Hope Within the Violence: An Interview with E. A. Aymar

Sarah M. Chen interviews author E. A. Aymar about his new crime novel, “The Unrepentant.”

By Sarah M. ChenJune 20, 2019

Hope Within the Violence: An Interview with E. A. Aymar

E. A. AYMAR’s latest book, The Unrepentant, has everything you would want in a thriller: relentless pacing, gritty action, and nail-biting tension. It features Charlotte Reyes, an 18-year-old girl who has been kidnapped by sex traffickers. In the story’s taut opening, she manages to escape, thanks to the help of ex-soldier Mace Peterson. Unable to stay safe for long, Charlotte decides to hunt her captors down and eliminate them one by one. 

What makes The Unrepentant unique is the Aymar touch — his ability to craft an action-packed page-turner with humor and heart. If you’ve read his previous novels, I’ll Sleep When You’re Dead and You’re As Good As Dead, or his short fiction, then you’ll be familiar with his engaging voice and distinctive style. The challenge here, however, is the tough subject matter: human trafficking and the sex slavery trade. Aymar takes us into some dark, vile places inhabited by the worst kind of predators you could imagine, yet manages to do it with compassion, honesty, and sharp wit. This is not an easy task, but in Aymar’s skilled hands, it feels effortless.

If you knew E. A. Aymar, this wouldn’t be surprising. We first connected on social media several years ago, being in the same crime fiction orbit, and I was immediately drawn to his quirky humor and generous spirit. Over the years, we’ve crossed paths numerous times for various projects, both in real life and digitally, and he’s never ceased to impress me with his enthusiasm, strong work ethic, or ability to make me laugh.  

I talked with E. A. Aymar over the phone and later by email to discuss violence, crime fiction, and what it was like writing The Unrepentant.


SARAH M. CHEN: Charlotte has been a victim her entire life, first at the hands of an abusive uncle and then sex traffickers who hold her captive. Where did the inspiration for her come from?

E. A. AYMAR: Prior to writing this book, I was doing a lot of research into violence, the philosophy of violence, why it occurs, and the lasting effects it has on people. And I think when you look at violence from the perspective I was, in which it’s a callous and cruel act, you eventually turn to the violence done to women. And that all sort of lead to Charlotte. She was a victim, but I wanted her to be more than just that.

Why the interest in writing about violence?

It’s something I’ve been curious about because, truthfully, I like violence. I’m a fan of the Avengers movies. I loved the Marvel series on Netflix, especially the Daredevil and Punisher series, and those were two rather graphic shows. And I like relatively violent sports; years ago, I studied judo and jujitsu. I also wrestled in my earlier days. So I like violence, but I like it either controlled in the confines of a sport or entertainment, when it’s usually bloodless.

As I got older and as I became a little more familiar with violence personally, through incidents in my life, I began to question that attitude. The realities of violence shook me. I think writing violence was me trying to reconcile those two attitudes toward it: one where I find it as entertainment and the other where I see it as a truly ugly action.

Is this what drove you to write crime fiction? This curiosity about violence?

I think so. When I started out, I was trying to write literary fiction and then that switched to general fiction. Part of it was just sort of a social thing. There wasn’t really a network or a support group or encouragement or any kind of field for just general fiction. I was really envious of my friends who wrote romance because the romance community is so supportive and so engaged, both writers and readers. Crime fiction isn’t far behind.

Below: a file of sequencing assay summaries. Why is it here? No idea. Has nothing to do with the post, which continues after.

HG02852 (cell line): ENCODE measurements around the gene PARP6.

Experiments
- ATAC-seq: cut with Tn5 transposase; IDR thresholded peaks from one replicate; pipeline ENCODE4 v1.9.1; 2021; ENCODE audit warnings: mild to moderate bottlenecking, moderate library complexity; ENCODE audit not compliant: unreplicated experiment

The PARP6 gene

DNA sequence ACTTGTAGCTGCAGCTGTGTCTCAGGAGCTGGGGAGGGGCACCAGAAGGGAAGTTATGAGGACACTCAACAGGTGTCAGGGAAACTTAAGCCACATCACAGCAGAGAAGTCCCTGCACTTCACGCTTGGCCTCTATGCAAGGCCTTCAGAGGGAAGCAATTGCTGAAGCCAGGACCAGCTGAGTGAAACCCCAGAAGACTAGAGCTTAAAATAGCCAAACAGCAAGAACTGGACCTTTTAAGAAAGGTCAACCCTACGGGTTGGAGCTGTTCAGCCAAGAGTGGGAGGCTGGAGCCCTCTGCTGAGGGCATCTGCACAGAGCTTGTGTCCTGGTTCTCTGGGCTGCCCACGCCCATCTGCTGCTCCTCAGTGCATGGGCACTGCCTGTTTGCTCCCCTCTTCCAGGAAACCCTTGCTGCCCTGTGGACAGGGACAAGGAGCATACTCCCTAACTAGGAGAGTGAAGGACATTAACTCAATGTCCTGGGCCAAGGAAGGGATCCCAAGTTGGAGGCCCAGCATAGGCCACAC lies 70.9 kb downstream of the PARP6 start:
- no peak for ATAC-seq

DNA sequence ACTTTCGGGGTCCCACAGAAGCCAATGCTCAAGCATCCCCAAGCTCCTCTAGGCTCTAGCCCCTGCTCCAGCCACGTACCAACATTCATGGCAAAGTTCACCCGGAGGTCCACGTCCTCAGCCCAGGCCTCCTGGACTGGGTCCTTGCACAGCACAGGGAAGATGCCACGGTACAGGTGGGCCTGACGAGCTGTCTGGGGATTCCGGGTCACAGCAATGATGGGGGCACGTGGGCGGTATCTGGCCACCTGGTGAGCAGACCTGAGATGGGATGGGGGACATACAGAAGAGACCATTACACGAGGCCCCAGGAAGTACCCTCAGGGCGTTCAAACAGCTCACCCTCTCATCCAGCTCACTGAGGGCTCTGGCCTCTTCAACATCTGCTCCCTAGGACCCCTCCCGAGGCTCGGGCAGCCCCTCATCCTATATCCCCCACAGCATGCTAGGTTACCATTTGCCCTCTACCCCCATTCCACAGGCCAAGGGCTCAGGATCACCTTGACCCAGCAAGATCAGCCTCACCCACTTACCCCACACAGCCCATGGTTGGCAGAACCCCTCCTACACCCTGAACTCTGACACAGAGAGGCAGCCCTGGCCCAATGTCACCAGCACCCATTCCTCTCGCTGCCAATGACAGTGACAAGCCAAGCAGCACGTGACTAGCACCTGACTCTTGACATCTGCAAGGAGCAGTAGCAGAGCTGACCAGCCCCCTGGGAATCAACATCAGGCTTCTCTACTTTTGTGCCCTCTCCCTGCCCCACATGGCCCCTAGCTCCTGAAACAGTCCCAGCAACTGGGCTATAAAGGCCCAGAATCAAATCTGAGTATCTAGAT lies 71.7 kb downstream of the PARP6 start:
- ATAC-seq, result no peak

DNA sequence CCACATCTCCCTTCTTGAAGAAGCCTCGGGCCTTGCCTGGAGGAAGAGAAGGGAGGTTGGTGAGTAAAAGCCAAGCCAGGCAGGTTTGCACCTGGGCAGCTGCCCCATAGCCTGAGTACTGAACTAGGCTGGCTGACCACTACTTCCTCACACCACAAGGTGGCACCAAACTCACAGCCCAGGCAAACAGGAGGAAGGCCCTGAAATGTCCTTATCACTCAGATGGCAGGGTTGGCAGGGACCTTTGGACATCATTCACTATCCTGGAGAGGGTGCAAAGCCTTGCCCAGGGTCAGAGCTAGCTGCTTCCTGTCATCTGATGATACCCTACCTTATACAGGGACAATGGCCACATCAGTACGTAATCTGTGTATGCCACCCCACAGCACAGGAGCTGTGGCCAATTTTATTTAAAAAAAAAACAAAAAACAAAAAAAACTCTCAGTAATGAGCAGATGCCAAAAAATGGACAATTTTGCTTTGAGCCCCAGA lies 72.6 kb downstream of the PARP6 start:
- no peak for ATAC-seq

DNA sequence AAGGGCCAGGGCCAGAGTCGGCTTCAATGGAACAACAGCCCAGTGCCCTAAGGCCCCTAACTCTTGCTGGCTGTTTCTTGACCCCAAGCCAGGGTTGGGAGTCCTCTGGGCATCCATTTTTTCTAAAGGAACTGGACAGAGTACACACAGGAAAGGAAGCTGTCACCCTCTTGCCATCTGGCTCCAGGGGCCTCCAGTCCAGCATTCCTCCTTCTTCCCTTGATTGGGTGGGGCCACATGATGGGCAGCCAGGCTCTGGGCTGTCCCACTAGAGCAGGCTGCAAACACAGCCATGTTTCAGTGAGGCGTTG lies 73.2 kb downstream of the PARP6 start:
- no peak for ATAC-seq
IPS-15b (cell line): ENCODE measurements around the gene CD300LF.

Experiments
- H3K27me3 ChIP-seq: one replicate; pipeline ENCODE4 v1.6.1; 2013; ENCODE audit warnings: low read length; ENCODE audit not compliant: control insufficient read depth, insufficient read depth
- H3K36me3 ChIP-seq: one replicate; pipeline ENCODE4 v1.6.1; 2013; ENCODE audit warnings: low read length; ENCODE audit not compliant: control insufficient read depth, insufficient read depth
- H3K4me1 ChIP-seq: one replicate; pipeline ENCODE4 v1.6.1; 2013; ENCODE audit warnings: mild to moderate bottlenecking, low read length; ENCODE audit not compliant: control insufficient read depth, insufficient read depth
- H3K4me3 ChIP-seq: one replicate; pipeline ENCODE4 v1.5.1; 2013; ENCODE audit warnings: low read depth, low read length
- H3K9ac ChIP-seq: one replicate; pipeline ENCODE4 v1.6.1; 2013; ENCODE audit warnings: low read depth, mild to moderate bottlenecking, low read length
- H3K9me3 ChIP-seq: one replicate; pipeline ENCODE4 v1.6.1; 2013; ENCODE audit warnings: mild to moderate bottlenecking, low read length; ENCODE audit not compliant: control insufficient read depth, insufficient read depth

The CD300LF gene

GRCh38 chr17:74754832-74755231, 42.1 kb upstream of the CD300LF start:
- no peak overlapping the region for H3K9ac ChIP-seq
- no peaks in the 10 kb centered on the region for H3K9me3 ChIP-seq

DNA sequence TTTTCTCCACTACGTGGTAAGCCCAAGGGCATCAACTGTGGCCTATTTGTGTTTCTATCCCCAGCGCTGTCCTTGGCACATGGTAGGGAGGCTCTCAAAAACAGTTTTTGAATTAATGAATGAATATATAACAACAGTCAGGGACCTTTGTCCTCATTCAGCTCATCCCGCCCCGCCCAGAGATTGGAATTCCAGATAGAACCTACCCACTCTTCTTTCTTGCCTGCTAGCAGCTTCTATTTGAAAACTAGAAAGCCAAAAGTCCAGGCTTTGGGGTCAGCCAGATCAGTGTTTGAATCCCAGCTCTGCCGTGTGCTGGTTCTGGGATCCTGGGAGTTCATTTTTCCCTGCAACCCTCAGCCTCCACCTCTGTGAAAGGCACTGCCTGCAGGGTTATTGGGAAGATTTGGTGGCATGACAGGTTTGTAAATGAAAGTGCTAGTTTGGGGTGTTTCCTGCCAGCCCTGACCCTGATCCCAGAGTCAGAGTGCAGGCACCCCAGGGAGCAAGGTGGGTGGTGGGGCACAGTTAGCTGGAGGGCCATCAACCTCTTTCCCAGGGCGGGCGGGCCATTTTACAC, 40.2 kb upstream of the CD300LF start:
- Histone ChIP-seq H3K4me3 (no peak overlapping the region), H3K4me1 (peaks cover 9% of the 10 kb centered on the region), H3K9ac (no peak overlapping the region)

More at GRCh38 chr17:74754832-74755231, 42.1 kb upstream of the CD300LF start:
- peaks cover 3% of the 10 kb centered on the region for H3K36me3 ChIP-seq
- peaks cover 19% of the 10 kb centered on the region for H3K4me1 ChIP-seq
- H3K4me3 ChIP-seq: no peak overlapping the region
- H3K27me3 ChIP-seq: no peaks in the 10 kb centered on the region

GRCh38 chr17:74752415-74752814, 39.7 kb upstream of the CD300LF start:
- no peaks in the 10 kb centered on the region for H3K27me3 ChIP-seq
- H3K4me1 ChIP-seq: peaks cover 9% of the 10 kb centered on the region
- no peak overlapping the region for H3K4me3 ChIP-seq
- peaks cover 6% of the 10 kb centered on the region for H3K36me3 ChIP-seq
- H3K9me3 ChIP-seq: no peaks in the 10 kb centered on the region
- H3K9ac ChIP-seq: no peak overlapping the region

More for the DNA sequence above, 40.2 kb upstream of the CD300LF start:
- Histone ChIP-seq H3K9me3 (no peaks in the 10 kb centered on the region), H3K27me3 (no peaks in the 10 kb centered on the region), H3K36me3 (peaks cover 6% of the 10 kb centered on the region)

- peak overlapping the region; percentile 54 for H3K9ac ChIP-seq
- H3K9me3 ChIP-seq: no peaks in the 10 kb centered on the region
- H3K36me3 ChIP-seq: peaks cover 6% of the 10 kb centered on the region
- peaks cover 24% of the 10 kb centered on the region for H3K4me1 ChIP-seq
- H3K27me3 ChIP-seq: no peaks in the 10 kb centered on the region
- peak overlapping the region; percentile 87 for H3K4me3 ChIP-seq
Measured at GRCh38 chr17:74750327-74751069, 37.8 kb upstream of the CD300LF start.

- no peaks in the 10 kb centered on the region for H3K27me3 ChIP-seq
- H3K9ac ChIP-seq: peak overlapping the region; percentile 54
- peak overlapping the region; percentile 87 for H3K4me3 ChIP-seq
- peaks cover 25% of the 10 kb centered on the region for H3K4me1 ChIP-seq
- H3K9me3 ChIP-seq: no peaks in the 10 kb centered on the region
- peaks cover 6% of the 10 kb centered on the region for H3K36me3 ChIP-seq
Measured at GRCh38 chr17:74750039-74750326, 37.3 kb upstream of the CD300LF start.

And coupled with that, the parts of my fiction that were the strongest were the criminal or violent elements, and I always had crime fiction tied to my work. So after a while when I started reading writers like Nelson Algren, who wrote back in the ’50s, and then later, writers like Laura Lippman or Megan Abbott and then contemporaries like Nik Korpon and others, I began to see that you could write really outstanding fiction, and genre lines didn’t matter.

There is definitely violence in your book — something that is to be expected with a story involving sex trafficking — yet it never feels excessive or unnecessary. Was it difficult for you to find that delicate balance?

When I wrote most of the violent scenes, I had to make a conscious effort that they would appeal to the reader and wouldn’t go overboard. I wanted them to be explicit, but not gratuitous. That was the line I tried to find.

Violence isn’t a pleasurable thing and it’s hard because you want to ensure a pleasurable reading experience. It’s one thing to want to portray something honestly, realistically, and authentically and to give people an idea of how you view something, but it’s not why we read. We read for an escape. You read ideally for entertainment and a bit of hope. I wanted to do both.

I think you succeeded because even though this is essentially a gritty revenge tale, there is an undercurrent of hope running throughout the book. Both Charlotte and Mace illustrate this theme, yet in different ways. Can you talk about your approach to writing these characters?

Charlotte has a will to live. I find people like that fascinating, but I think Charlotte was a little foreign for me and a little hard for me to get. She’s a leader, and leaders are always a little distant from us. We’re always looking at them from behind. We’re always watching them and wondering how they do what they do, moving forward, shoulders high despite the pressure weighing on them. And Charlotte is to me, a bit of that. She’s the hero. She’s the leader. I don’t think I fully grasped her, and I think that’s okay.